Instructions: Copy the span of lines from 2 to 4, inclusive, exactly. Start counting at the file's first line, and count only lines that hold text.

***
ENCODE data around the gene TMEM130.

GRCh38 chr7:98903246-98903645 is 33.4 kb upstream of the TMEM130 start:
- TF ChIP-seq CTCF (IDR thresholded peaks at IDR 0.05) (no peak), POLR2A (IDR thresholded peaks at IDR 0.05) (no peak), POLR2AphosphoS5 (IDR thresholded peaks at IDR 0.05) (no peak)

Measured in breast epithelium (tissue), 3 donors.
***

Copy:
GRCh38 chr7:98903246-98903645 is 33.4 kb upstream of the TMEM130 start:
- TF ChIP-seq CTCF (IDR thresholded peaks at IDR 0.05) (no peak), POLR2A (IDR thresholded peaks at IDR 0.05) (no peak), POLR2AphosphoS5 (IDR thresholded peaks at IDR 0.05) (no peak)

Measured in breast epithelium (tissue), 3 donors.